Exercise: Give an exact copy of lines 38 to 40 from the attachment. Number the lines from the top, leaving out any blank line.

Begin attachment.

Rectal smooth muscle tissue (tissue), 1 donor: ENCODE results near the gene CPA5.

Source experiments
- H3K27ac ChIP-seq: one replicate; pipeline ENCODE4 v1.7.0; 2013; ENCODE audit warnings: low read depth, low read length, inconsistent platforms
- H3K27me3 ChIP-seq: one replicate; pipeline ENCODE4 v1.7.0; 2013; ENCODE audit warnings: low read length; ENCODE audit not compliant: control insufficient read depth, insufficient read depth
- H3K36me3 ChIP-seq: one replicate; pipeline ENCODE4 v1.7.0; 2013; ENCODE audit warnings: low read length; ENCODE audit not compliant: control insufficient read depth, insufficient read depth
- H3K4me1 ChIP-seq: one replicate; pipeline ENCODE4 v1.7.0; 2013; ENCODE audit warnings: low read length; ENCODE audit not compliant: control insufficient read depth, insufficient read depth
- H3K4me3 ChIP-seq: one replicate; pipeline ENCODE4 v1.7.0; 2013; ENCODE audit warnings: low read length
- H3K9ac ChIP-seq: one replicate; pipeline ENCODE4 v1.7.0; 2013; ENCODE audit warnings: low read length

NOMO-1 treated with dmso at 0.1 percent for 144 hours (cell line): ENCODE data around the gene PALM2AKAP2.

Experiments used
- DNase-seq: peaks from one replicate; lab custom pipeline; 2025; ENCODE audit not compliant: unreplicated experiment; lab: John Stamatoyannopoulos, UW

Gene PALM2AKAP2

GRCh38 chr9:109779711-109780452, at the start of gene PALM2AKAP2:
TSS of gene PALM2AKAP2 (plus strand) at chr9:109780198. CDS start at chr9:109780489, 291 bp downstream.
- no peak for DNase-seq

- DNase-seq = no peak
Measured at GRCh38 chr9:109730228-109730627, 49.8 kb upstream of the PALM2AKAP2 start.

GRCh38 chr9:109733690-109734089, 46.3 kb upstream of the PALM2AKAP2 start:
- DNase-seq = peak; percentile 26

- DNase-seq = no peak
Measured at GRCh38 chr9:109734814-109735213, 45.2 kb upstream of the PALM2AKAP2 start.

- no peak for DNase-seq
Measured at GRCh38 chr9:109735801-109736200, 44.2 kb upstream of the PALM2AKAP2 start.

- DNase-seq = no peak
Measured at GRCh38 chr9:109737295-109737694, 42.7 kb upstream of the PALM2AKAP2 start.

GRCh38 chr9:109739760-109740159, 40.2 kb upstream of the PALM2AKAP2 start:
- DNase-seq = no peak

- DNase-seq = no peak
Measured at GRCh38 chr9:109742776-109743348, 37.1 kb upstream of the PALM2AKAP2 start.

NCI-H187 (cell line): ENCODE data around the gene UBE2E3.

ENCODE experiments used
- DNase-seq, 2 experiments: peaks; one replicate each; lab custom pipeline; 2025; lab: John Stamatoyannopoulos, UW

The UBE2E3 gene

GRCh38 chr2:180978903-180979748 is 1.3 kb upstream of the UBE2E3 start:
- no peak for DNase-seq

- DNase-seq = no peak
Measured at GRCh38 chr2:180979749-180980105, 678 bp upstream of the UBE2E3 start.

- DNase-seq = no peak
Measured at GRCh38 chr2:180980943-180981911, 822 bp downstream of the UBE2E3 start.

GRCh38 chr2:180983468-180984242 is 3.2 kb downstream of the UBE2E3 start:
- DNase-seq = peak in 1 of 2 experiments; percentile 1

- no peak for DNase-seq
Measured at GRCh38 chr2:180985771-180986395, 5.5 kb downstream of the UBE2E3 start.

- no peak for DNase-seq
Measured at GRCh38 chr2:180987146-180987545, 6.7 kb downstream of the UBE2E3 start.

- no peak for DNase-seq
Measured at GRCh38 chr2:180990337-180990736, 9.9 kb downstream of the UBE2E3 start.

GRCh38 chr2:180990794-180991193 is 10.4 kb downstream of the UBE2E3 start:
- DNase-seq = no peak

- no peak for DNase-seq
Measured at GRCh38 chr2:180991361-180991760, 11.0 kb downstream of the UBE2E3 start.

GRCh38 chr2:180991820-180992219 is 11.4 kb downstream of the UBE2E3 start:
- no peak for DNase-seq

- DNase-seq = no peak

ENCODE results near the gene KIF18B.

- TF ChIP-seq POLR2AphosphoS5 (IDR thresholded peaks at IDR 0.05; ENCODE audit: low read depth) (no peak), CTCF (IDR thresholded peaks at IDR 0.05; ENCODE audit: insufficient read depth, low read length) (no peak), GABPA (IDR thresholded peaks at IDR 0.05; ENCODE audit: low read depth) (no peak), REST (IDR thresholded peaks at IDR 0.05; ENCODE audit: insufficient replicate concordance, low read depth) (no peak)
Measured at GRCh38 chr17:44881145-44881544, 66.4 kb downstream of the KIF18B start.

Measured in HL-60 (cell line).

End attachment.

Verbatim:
- DNase-seq = no peak
Measured at GRCh38 chr2:180980943-180981911, 822 bp downstream of the UBE2E3 start.

GRCh38 chr2:180983468-180984242 is 3.2 kb downstream of the UBE2E3 start: